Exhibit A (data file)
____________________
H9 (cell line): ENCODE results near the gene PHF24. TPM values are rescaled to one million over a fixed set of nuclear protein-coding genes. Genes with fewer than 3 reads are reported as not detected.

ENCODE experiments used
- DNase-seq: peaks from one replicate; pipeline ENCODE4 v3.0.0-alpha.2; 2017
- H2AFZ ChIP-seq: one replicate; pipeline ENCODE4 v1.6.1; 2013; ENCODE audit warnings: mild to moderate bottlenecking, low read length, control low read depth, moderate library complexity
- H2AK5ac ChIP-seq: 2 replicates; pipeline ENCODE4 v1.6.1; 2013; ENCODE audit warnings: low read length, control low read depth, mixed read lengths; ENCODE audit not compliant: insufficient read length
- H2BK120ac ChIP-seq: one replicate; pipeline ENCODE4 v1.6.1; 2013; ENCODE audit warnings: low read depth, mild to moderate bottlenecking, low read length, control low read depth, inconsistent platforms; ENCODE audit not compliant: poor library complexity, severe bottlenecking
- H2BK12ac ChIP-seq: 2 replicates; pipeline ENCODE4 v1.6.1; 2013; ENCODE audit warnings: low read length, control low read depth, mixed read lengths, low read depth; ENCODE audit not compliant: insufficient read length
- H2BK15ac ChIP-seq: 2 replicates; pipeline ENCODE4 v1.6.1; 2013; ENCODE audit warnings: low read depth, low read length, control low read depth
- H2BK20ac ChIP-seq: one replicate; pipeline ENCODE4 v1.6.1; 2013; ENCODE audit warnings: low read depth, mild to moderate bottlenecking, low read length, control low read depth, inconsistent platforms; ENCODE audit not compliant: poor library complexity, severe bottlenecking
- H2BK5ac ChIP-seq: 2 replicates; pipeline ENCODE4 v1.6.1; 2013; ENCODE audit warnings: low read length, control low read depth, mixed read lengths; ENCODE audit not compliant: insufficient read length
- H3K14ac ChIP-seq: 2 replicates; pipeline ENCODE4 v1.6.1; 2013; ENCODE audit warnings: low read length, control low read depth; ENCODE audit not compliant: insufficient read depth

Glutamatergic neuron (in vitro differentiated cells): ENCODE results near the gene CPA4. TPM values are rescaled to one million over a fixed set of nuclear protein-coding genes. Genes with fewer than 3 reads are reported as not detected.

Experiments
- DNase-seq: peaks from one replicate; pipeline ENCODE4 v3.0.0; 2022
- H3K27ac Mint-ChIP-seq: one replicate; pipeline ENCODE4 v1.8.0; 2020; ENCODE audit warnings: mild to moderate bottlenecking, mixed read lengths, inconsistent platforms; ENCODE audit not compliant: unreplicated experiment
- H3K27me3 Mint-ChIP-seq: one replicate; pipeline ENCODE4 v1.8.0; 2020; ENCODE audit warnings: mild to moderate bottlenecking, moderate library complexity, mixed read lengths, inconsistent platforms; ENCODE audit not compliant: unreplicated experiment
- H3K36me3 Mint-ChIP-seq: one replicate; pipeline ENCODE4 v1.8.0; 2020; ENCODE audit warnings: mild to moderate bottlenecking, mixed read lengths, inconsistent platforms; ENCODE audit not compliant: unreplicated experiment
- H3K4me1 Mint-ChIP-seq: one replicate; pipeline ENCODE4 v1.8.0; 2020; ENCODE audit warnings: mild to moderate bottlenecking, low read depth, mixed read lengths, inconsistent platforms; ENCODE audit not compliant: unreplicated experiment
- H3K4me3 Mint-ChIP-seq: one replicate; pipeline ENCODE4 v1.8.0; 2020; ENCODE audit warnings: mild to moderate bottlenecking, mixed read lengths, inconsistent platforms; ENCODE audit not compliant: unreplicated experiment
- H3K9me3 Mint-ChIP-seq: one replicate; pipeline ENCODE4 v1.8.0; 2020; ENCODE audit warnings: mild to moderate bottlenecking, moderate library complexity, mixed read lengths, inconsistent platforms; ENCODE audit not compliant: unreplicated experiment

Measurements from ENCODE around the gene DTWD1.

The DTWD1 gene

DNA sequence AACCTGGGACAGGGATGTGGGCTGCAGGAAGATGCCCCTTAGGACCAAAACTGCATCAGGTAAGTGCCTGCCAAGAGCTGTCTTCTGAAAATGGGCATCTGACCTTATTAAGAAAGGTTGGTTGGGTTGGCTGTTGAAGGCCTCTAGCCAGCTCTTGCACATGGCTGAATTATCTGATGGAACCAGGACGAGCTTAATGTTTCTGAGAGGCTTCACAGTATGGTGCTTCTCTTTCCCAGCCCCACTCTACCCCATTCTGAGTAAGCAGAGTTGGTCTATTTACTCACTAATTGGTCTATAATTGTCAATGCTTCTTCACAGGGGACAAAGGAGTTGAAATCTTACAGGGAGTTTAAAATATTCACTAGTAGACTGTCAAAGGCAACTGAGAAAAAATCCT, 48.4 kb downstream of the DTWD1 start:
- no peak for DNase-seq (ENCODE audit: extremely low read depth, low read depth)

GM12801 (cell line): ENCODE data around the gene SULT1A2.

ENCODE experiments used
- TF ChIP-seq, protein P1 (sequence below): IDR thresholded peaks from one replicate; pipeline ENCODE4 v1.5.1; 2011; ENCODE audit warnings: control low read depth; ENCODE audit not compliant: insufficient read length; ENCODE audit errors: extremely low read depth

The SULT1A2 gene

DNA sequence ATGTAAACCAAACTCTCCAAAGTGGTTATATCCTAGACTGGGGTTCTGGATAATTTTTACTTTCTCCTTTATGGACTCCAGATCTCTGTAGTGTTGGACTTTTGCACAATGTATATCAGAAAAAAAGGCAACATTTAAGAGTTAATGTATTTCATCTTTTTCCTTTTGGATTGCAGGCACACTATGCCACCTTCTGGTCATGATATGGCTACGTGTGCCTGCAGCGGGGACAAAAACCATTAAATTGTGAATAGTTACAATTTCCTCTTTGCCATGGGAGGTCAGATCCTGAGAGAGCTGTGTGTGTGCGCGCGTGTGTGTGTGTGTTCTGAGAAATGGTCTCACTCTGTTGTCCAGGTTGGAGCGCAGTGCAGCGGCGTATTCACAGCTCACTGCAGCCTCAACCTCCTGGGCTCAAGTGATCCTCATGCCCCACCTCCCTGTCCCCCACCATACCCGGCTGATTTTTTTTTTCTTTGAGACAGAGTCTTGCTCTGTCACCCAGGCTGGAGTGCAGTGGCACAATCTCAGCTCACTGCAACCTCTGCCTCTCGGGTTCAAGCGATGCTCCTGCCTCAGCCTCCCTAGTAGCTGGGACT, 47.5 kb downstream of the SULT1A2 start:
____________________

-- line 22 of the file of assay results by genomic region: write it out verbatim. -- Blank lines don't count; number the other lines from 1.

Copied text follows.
The DTWD1 gene